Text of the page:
Aleksander Edelman: The word homeland has little meaning for me

Aleksander Edelman podczas spotkania wokół książki "Nieznane zapiski o getcie warszawskim" autorstwa Marka Edelmana, 2.10.2017 Centrum Kultury Jidysz w Warszawie

“Unknown notes about the Warsaw Ghetto”, a book by Marek Edelman, had to wait several dozen years for its first publication. I have met with Marek Edelman, Aleksander, to discuss the book published eight years after the author’s death and about the Polish contemporary times.

You don’t live in Poland?


How often do you come here?

Let’s say four times a year.

What does Poland mean for you?

I was born here, so it is a country I am coming back to, but I wouldn’t say it is my homeland. This does not mean anything today. And if it does, it is something ambiguous, an instrument of manipulation. I have friends here. I am coming back mainly to see them. I also work with Polish scientists. Poland means friends…. or, first of all, the tragedy that took place here. Probably mainly that’s why I come here. I think that at the moment people come here, land at the airport, take a bus or a taxi, come to the Polin Museum, go to the Jewish cemetery, go to Auschwitz and leave. I do not believe that this is the expression of memory. It is some sort of bad Holocaust tourism. So maybe someone has to come here normally and really think about it.

What does it mean to “come normally”?

To come without rush. To come to your own place, in a certain sense.

You said that it is not homeland, because homeland leads to….

…. nationalism, antagonisms, hatred towards others. The word homeland doesn’t mean anything good for me.

Is it dangerous in Poland?

Dangerous in what respect?

Do you think that nationalist movements are getting stronger and threatening safety?

We would need to clarify what safety that is. When a state disintegrates, law is broken, worst things can happen. What the worst actually is, I don’t know. It starts with the fact that there is no freedom of speech, and ends with people imprisoned and beaten on the streets. This year’s Nike Literary Award winner was the author of a book about Grzesiek Przemyk. And suddenly it turns out that it was believed that it would never come back again – just as it used to be thought that there would never be the extermination of Jews – and here we are already saying that something might happen. The point is not that it is already dangerous – sometimes it is, of course, but not yet for our loved ones – but “homeland” leads us to shut ourselves down, we do not want the other, we are hostile towards the other and we are threatened by the other, even if in fact he or she is no danger to us.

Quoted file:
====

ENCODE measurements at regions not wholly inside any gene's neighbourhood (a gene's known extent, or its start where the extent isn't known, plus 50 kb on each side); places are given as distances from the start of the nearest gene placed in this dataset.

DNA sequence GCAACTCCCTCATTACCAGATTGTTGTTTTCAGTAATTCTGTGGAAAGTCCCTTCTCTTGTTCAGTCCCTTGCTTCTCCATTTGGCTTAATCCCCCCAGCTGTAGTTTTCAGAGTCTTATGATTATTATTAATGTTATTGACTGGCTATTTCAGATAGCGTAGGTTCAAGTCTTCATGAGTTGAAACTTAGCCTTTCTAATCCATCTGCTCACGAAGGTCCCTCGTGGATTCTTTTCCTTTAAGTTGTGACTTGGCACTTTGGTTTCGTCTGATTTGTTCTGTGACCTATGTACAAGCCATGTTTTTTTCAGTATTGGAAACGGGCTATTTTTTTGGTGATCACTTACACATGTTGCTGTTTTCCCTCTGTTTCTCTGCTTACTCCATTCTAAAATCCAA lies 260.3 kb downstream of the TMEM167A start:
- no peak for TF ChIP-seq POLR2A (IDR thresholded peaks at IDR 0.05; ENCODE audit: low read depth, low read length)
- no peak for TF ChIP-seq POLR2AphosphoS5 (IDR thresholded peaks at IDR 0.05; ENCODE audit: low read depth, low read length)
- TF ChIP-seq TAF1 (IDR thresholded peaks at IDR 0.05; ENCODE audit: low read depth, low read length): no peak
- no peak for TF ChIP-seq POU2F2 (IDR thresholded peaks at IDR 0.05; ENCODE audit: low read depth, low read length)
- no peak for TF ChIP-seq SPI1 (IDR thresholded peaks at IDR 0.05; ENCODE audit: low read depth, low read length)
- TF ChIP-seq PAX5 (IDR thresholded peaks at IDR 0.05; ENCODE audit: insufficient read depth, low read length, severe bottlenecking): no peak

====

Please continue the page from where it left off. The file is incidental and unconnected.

Do you feel good in Poland?

I feel just as normal as you probably do. I feel good when I am with my friends. Except for 1968, I have never experienced any anti-Semitic attacks,

Why did your father never left Poland for Israel?

Israel? Why should he have left for Israel?

Many Jews associated Israel with this place where they should be.

But why? It is so hot there. Before the war, Zionists were active. Their goal was to gather the Jews and go with them to Palestine. Now there is Israel and Zionists are no longer needed. Now there are Israelis. There are few of them and they want all the Jews to go there, but why?

This is not a good idea?

No, I do not think it is a good idea. If someone feels good there, likes it to be warm, likes to speak Hebrew, it is a good idea. As for me,I prefer to go to Greece. Although I have been told that it is the most anti-Semitic country in Europe.


Apparently. The fewer Jews the more anti-Semitism.

A book with your father’s unknown reminiscences has just been released. What is so special about it that has not been included in previous publications? What new does it add to this story?

First of all, it is his first testimony from the Warsaw Ghetto unfiltered by a journalist; what he experienced until the Warsaw Ghetto Uprising. It is also a valuable document in factual terms. We could say that it is badly written, or that it is well written, but it was written. My father wrote what he wanted and remembered twenty years later, what affected him the most. The report “The Ghetto Fights”, which he wrote in 1945, was dry, intended for the Bund members, for example in America. The memoirs that have just been published are more personal. One feels that sometimes he is afraid, that others are afraid. Sometimes someone cries. I think that this is the first time we get to see such a perspective from him.

Why is this book being released so late? It was written in the 1960s.

These were three reams of paper. We found them in our mother’s documents to be thrown away. It was written in 1967,1968. I know that he sent two fragments to a newspaper in Krakow. They replied that it was not interesting, that everything had already been said on that subject, and that at the moment it was dangerous to print it in Poland. I remember when this negative reply arrived. Both parents were upset. And probably it was then that he abandoned further writing.

We have not published this immediately after his death, either. It was handwritte and therefore had to be typed and edited. The text needed annotations, references, because the events described there had happened too long ago. None of the readers would know what it was all about. Martyna Rusiniak-Karwat did it very well. All that took time.

If your father lived today, would he be happy with Poland? With how it looks today? Would he have reservations?

What do you think?

I think he would have.

Precisely. I think he would be very disappointed. You can talk to him there. He takes phone calls on Saturdays, when all Jews pray.

I will call him then.


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About the Author

Katarzyna Markusz
Journalist, dealing with the history and culture of Polish Jews. Editor-in-Chief of